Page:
UPS drivers Jeff Brewer, left, George Espino and Robert Gomez Jr. were awarded leather jackets for 25 consecutive years of accident-free driving at the UPS facility, 899 E. Silverlake Road.

Robert Gomez Jr. has been driving UPS' signature big, brown trucks around Southern Arizona since the mid-1980s.

He also has the distinction of being crash-free for 25 consecutive years behind the wheel, which was recently recognized with his induction into the company’s Circle of Honor. Gomez was one of several recent Tucson-area drivers to be so recognized in recent months.

A UPS representative estimated Gomez has put in about 670,000 miles during his career — and delivered more than 1 million packages.

With more than 100 miles driven daily on area roads, the Santa Rita High School graduate struck the Road Runner as someone with unique perspectives on safety and the state of our streets, themes familiar to regular column readers.

So, how did he do it?

Gomez chalked it up to five basic rules he tries his best to follow. First, steer high, which means keep an eye out ahead, not just immediately in front of your vehicle. That helps you “find a safe path ahead of you,” Gomez said.

Second, maintain a sense of the big picture around your vehicle, and a related third tip is to keep your eyes moving, which in a hulking vehicle like Gomez’s means checking mirrors often.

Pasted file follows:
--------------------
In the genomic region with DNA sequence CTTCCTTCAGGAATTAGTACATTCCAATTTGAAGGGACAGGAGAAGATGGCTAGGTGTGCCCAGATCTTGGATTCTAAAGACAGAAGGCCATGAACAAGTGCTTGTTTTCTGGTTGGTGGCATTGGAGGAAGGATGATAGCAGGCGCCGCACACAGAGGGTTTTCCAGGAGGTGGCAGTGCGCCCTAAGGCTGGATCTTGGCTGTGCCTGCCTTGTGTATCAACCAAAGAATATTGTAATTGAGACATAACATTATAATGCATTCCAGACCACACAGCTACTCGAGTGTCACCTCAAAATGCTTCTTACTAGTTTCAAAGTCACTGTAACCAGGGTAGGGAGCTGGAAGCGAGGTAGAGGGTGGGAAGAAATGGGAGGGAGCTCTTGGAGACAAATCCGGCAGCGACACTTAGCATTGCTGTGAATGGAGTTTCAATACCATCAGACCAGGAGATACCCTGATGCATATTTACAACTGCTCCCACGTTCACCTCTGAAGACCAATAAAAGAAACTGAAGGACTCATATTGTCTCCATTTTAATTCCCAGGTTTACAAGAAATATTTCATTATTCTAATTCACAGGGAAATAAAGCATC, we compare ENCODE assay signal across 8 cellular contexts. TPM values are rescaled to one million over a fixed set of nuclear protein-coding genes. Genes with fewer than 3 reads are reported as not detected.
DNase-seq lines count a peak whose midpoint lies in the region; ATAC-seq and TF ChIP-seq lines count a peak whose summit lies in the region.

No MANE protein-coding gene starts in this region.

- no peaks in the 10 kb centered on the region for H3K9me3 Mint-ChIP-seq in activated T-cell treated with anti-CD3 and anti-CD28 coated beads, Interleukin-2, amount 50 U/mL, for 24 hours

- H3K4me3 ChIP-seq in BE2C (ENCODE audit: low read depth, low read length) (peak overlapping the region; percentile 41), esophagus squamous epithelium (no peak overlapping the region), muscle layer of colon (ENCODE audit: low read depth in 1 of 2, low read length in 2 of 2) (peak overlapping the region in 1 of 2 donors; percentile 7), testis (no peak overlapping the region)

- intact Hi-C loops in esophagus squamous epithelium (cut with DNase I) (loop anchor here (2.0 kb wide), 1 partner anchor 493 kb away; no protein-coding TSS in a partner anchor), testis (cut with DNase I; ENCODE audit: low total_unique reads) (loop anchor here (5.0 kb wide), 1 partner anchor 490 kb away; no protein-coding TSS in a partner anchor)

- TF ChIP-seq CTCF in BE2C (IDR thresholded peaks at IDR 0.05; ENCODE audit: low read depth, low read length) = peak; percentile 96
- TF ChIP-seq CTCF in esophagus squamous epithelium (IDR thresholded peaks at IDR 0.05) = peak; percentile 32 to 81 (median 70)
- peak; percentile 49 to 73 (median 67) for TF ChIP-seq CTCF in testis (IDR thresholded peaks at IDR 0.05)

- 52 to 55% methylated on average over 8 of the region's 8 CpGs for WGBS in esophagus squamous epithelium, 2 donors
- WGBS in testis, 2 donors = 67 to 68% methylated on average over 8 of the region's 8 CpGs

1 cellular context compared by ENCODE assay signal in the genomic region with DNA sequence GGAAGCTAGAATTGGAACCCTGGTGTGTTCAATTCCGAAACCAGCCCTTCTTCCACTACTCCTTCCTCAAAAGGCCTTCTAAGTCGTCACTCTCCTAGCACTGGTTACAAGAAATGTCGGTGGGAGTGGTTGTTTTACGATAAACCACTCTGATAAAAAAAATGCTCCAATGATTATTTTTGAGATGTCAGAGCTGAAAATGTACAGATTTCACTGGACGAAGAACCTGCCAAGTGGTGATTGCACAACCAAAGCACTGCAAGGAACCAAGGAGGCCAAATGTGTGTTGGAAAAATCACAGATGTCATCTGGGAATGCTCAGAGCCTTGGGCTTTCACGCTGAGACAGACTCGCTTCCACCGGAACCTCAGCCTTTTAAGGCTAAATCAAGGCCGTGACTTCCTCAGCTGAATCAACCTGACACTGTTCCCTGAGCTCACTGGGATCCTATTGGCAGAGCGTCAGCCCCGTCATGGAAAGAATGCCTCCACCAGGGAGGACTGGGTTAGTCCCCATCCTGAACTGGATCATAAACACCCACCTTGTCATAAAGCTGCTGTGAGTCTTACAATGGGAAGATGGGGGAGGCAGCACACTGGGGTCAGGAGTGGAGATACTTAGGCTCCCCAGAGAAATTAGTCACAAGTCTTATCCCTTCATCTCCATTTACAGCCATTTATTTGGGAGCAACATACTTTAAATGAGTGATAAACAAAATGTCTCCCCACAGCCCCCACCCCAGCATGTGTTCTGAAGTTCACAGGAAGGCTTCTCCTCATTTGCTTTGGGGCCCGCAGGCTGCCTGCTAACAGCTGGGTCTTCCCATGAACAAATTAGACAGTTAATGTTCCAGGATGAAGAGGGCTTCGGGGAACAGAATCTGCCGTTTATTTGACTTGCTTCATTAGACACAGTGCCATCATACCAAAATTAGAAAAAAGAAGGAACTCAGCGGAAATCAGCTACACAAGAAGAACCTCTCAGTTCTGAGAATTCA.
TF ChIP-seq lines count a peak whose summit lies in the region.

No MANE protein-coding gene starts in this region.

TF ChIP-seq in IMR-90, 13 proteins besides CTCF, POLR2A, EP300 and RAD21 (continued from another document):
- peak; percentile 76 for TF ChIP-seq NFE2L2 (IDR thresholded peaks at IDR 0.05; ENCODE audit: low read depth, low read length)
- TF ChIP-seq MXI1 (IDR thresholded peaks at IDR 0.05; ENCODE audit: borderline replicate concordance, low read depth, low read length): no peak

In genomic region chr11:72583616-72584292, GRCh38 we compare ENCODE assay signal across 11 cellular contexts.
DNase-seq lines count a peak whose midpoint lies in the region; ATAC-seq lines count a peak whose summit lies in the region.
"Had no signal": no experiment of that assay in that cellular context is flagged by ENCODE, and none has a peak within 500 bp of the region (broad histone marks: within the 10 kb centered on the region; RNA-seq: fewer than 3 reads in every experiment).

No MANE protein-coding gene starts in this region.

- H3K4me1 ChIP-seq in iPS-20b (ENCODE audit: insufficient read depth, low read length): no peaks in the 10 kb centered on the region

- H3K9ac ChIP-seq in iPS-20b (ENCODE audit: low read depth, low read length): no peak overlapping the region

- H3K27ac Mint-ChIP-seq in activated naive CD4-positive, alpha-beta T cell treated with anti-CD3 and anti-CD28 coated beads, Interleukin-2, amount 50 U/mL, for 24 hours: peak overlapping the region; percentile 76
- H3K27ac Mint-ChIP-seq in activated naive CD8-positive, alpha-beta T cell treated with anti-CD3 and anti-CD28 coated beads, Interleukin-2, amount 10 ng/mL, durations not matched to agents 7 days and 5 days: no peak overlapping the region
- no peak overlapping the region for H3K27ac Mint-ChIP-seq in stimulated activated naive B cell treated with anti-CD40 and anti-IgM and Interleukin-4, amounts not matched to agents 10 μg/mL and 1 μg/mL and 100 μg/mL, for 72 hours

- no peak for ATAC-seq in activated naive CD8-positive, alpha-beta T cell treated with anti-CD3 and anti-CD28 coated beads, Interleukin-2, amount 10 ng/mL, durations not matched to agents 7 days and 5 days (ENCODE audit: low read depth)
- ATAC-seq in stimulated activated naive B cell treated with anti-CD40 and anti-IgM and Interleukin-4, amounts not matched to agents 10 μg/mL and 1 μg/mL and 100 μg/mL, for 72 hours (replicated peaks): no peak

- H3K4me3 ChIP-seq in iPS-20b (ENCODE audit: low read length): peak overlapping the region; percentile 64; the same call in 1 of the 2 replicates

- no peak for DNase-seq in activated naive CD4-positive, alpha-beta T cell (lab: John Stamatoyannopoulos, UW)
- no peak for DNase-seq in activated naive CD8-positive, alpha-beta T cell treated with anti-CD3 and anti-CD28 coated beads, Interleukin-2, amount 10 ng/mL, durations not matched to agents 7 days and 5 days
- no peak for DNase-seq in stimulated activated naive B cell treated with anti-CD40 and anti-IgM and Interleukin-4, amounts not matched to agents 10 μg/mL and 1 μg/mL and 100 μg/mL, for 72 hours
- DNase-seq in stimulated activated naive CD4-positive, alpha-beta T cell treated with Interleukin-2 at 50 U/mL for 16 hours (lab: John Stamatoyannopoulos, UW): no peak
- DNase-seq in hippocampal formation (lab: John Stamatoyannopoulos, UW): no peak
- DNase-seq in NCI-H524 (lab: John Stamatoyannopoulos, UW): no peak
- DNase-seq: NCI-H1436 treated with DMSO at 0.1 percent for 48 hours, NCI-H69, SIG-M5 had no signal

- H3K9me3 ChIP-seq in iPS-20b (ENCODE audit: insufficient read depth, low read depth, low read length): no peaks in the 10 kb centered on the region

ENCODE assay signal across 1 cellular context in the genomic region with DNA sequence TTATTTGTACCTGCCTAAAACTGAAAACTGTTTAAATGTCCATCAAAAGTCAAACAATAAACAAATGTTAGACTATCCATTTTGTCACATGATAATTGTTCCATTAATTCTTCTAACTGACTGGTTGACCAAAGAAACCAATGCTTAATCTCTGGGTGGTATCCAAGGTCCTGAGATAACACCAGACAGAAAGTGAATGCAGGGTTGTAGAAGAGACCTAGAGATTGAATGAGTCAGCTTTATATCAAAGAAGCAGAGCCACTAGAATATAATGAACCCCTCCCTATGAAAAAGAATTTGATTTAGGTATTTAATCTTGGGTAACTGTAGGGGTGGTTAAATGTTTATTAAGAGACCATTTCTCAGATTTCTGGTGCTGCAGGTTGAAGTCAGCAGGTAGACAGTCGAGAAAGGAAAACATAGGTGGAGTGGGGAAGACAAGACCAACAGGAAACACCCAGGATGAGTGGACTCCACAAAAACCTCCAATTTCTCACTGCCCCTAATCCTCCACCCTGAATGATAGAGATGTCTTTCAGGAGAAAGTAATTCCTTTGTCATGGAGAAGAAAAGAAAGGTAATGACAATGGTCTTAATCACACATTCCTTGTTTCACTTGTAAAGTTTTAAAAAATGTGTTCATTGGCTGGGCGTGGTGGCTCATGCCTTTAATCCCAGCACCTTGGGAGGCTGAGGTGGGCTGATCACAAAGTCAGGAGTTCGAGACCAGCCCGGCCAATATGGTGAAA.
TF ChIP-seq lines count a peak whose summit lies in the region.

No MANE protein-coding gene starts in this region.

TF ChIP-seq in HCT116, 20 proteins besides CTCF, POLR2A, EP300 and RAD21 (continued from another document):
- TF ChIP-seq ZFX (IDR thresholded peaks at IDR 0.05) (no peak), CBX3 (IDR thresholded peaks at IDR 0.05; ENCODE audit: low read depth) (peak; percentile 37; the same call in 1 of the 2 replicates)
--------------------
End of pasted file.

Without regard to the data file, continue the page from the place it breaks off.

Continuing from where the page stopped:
“The mirrors are my eyes,” he said. “If you’re not watching your mirrors, you don’t know what’s beside you, behind you . … That keeps us alive in intersections.”

He also said it’s important to leave yourself an out from any driving situation, and to also make sure all other road users see you.

He credits his practiced alertness with helping him notice several young children wandering unaccompanied and worryingly close to major thoroughfares. On three occasions, he has helped them get back to the day-care centers and babysitters whose not-so-watchful eyes they had escaped, he said.

Given his breadth of experience with local streets, the Road Runner couldn’t help but ask which, in his opinion, were the worst.

As you can probably imagine, many column readers write in asking about what they swear is the absolute worst street in the county, which often also happens to run right in front of their homes or nearby.

Gomez seemed like someone able to offer a more objective take, and he didn’t hesitate: East Broadway between Harrison Road and Camino Seco.

“That little strip there is rough,” he said, adding that he’s also not too fond of East Valencia Road between South Kolb and Wilmot roads.

Fortunately for Gomez and others, some good news: Construction on that stretch of Broadway is scheduled to start this spring or summer, according to the project’s website.

Contact: mwoodhouse@tucson.com or 573-4235. On Twitter: @murphywoodhouse